Chris Greany

Insights: Chris Greany

16 August 2018

Chris Greany moved from a three-decade career in policing – including senior roles in counter-terrorism and counter-financial crime – to become Head of Group Investigations and Insider Threat working at Barclays Chief Security Office. Here, he shares his insights on how his teams work to help Barclays maintain security, legitimacy and trust.

One of the things I learned when I was on the “other side”, as National Coordinator for Economic Crime and Cybercrime prevention for UK policing, was that the banks who supported the wider approach with law enforcement to prevent, identify and stop criminal activity were the ones who were seen as driving legitimacy across the board.

So, I’ve always felt that my role within Barclays is to support our joint mission of ensuring legitimacy through preventing and identifying threats to our business. Because, ultimately, customers will go to the service they trust and can believe in. The unique selling point for banking and finance particularly in the 21st century is in the answer to the question: “Do we trust you – with data, with details, with money?”

Part of that trust journey is demonstrating that when we do find clear criminality – and every organisation, no matter how good they are will have some in isolated pockets – we deal with it and that there are consequences. That’s good for the trust outside the bank and for driving a positive, responsible culture inside the bank. Protecting the business from a whole range of threats protects our customers and society more generally.

The secret is to identify and deal with it – confront the issue face on, and be open and honest about what you’ve found, and then move on. And when you do that, people will understand that you are doing the right thing.

I think what our customers wouldn’t like is for it to be hidden away. So, the role is to identify it, discover it, and deal with it – and where necessary fully support a law enforcement investigation. Doing the right thing, walking towards the fire, dealing with risk and making decisions – no matter how hard – is key.

How do we do this? My official title is ‘Head of Group Investigations and Insider Threat at Barclays Chief Security Office (CSO)’ and that’s already long enough – but you can’t have everything you do in the title, otherwise your business card would be four metres long! It’s a global role and covers many different countries and legal jurisdictions so we have to be aware of that as we work across time zones, and different cultural attitudes.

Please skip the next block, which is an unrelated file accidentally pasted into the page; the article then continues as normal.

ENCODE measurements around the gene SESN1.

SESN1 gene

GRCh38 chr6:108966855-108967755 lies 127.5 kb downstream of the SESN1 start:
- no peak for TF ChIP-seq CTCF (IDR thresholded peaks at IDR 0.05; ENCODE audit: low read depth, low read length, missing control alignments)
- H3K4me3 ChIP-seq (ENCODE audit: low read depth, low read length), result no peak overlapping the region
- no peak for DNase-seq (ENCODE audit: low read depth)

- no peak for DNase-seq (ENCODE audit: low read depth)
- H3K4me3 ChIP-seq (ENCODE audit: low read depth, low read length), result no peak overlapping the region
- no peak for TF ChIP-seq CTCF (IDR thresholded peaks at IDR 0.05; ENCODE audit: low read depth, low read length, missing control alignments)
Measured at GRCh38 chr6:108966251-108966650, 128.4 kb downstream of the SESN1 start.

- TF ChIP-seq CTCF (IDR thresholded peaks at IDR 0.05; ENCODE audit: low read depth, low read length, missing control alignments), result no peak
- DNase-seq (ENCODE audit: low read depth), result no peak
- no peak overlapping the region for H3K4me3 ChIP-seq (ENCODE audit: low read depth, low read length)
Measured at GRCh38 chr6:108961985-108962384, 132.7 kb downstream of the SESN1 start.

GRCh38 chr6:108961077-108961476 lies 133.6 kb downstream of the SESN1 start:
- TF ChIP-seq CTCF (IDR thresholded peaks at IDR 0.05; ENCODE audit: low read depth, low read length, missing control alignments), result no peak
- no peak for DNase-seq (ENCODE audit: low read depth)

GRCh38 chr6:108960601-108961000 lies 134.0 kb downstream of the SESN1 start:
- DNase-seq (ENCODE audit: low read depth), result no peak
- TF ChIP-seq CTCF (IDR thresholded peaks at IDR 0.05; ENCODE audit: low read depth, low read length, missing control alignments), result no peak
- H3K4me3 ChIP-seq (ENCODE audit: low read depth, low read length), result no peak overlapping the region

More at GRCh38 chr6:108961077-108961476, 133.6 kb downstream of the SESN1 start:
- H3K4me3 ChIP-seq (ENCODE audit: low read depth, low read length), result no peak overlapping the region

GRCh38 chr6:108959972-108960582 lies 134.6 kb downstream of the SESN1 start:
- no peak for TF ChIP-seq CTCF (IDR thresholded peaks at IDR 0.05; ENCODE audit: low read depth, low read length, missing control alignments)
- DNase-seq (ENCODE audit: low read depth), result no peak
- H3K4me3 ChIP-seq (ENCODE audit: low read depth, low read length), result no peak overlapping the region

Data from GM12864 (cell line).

My team are located across the key International Barclays sites, so we have reach and depth when we need it. CSO comprises many areas, and I am one of the many cogs that collectively makes it a successful holistic security function, delivering a service to the wider bank. We also have excellent legal support, and a designated lawyer to help guide and advise us during complex decision making.

What we do is investigate wrongdoing, poor behaviour and suspected criminal conduct that affects our business, customers and clients.

We also provide network monitoring services to ensure that data and documents that leave the bank should be leaving the bank. (Dealing with data leakage prevention is key to any Insider threat programme, as is recognising the fact that anyone could be an unwitting insider – so CSO also has wide-ranging education and awareness programmes).

The unique selling point for corporate industry in the 21st century is the answer to the question: “do we trust you?"

Chris Greany

Lastly, we provide an in-house computer forensic service to the bank. When devices need interrogating – for whatever reason – we provide that service. So it’s a three-pronged approach to keeping the bank safe from these threats

My job involves such things as fraud investigations, unauthorised data leakage and cybercrime. We identify, investigate all these things. Within that, we have to recognise that the bank will always be a target for cyber-criminals. Nobody is ever going to completely stop cybercrime, but you’ve got to be prepared and ready to respond to it when it happens, and remediate it.

Having spent a long time in counter-terrorism and crisis management across policing, I can make the comparison that you’re never going to completely stop some serious issues, but you have to be prepared so that if it does happen, you can do the best you possibly can in the circumstances.

Barclays has become very good at this. Within the bank there are a huge number of training programmes and resources available to staff. There has to be recognition that the threat will never end – that cyber is the internet, and the internet isn’t going to get turned off anytime soon.

Banks and corporate businesses will always be a target for cyber-criminals and fraudsters etc. You’ve got to be prepared to prevent and be ready to quickly respond should you be a target